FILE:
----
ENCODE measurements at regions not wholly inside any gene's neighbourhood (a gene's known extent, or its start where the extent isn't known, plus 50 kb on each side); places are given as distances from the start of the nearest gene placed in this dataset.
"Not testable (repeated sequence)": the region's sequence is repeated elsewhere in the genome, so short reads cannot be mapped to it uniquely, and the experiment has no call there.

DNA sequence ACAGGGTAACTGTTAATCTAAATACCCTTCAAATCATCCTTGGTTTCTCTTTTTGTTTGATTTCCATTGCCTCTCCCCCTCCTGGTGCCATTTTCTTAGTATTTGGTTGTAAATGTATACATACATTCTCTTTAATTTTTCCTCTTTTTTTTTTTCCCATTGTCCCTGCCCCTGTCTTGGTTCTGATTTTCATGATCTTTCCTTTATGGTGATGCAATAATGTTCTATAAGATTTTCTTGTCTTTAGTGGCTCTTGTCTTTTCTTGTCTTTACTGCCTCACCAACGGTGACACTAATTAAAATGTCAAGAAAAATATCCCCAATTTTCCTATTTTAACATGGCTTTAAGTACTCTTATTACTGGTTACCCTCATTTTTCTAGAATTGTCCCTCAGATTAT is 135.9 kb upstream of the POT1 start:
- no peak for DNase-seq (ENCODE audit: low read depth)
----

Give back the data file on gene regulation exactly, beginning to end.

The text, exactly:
ENCODE measurements at regions not wholly inside any gene's neighbourhood (a gene's known extent, or its start where the extent isn't known, plus 50 kb on each side); places are given as distances from the start of the nearest gene placed in this dataset.
"Not testable (repeated sequence)": the region's sequence is repeated elsewhere in the genome, so short reads cannot be mapped to it uniquely, and the experiment has no call there.

DNA sequence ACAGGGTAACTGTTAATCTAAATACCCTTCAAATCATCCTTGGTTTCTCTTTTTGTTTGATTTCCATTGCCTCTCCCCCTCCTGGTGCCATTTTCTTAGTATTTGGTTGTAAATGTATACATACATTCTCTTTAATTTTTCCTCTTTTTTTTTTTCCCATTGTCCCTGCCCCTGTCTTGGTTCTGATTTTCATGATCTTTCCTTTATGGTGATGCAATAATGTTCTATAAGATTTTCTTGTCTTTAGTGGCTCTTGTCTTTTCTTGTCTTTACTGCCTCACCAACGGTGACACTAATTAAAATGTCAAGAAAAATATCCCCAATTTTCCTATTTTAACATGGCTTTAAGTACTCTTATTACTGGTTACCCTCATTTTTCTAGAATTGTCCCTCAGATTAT is 135.9 kb upstream of the POT1 start:
- no peak for DNase-seq (ENCODE audit: low read depth)